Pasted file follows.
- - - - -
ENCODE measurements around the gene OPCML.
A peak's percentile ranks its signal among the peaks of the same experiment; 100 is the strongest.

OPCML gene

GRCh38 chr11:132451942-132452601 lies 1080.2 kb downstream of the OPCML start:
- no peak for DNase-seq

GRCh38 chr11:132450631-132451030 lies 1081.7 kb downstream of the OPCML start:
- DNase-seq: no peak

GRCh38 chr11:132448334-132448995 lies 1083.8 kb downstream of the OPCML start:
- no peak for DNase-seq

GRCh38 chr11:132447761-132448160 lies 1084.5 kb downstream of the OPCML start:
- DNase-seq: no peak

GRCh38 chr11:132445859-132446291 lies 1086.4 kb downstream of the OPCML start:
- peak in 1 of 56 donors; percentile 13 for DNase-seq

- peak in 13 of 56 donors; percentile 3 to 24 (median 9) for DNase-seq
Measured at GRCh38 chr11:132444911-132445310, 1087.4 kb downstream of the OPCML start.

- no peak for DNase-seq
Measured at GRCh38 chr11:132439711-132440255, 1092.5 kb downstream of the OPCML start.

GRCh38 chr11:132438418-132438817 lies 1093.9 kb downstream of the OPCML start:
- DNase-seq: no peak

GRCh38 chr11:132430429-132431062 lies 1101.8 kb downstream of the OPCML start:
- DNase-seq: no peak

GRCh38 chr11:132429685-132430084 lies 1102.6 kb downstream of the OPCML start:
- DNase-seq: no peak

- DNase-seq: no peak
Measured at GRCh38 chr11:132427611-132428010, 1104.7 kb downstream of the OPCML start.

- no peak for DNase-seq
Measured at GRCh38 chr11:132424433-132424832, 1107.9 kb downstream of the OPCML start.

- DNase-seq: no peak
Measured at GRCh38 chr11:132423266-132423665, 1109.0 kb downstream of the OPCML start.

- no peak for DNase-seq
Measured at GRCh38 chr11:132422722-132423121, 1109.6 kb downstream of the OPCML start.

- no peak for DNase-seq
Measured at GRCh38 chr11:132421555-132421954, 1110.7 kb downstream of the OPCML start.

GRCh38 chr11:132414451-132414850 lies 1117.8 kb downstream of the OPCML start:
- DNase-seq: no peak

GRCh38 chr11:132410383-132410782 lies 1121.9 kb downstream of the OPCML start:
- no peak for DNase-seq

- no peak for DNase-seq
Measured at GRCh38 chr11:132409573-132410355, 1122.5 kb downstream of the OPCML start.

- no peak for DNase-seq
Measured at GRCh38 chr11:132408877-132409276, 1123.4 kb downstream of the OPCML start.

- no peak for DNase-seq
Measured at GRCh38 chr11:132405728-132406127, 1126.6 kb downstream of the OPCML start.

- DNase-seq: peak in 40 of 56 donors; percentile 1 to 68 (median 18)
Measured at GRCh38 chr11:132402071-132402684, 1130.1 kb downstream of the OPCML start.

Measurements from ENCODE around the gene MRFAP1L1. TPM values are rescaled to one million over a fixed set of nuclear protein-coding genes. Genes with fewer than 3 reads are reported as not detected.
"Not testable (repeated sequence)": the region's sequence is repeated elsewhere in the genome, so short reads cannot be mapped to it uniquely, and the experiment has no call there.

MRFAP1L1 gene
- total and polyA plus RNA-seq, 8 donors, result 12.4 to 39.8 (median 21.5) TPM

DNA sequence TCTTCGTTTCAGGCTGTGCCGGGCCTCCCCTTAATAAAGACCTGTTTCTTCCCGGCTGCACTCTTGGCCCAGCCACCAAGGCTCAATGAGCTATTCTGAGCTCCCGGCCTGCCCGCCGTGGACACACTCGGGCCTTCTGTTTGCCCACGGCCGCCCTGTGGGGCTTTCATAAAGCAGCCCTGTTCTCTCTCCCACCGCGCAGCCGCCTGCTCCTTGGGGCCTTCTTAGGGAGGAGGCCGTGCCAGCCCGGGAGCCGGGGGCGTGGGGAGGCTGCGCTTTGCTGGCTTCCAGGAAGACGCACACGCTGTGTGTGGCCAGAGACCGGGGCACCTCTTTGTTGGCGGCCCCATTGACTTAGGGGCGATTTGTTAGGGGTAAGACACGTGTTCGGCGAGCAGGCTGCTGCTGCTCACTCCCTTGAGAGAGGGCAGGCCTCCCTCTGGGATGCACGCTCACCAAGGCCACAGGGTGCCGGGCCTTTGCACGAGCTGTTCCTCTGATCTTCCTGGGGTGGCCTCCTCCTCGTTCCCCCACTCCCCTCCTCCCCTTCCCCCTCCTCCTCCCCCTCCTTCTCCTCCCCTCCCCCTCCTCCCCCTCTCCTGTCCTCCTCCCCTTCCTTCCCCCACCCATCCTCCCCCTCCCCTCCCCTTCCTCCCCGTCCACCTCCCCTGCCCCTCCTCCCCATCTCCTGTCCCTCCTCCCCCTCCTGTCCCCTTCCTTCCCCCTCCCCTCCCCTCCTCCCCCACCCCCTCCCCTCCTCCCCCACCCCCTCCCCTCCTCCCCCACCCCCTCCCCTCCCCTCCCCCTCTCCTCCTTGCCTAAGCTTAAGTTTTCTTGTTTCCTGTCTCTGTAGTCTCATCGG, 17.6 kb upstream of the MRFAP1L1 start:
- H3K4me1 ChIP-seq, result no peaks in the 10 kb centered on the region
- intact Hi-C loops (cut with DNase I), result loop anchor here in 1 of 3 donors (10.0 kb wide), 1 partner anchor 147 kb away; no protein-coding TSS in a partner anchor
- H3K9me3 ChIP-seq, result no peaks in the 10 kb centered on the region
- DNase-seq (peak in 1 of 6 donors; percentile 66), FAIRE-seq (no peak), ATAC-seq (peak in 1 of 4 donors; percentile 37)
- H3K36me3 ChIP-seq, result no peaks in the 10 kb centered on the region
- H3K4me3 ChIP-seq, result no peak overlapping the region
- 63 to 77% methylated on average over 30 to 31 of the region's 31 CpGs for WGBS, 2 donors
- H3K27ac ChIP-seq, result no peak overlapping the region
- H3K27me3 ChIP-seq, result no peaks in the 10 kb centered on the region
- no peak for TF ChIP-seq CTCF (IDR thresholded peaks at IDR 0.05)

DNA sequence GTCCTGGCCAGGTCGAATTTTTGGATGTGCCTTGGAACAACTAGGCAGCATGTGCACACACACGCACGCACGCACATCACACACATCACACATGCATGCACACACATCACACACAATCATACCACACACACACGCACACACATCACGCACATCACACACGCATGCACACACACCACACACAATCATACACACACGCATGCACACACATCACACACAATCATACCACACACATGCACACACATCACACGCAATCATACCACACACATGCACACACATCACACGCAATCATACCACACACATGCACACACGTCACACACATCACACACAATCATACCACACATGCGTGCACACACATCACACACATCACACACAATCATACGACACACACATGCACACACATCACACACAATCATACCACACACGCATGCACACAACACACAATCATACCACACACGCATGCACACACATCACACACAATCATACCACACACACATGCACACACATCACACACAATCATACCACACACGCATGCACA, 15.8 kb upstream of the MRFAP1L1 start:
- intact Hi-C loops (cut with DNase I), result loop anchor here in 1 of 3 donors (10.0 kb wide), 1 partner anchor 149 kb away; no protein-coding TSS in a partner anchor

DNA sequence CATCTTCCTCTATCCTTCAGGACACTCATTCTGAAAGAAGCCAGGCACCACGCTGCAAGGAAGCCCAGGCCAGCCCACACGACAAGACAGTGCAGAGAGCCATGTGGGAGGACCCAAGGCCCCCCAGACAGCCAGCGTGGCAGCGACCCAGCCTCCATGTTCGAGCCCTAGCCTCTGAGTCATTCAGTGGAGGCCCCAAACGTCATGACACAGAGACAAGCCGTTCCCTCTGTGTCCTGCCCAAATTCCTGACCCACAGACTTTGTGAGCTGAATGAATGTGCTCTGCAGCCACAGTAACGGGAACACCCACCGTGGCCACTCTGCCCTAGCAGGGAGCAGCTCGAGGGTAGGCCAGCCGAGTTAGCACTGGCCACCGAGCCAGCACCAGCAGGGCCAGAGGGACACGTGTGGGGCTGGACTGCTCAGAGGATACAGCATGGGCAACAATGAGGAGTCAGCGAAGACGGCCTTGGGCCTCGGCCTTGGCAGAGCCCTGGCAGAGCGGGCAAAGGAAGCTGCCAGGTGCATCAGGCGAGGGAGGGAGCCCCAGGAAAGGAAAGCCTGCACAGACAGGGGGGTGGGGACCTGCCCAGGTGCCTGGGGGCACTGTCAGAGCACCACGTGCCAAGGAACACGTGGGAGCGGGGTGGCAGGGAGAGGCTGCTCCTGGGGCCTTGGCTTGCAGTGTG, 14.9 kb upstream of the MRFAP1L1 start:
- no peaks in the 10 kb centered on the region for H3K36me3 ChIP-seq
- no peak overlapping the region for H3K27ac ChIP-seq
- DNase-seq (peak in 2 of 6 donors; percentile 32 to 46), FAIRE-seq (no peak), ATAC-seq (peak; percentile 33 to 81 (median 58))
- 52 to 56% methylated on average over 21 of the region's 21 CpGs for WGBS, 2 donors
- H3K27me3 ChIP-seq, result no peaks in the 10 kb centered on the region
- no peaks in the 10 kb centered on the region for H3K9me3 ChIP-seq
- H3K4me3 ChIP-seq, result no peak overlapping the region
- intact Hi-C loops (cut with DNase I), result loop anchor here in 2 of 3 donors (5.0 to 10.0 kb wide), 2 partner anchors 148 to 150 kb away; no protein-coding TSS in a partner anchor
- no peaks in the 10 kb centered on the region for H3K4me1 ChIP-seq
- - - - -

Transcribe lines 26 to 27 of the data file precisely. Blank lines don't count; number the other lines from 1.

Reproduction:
- no peak for DNase-seq
Measured at GRCh38 chr11:132424433-132424832, 1107.9 kb downstream of the OPCML start.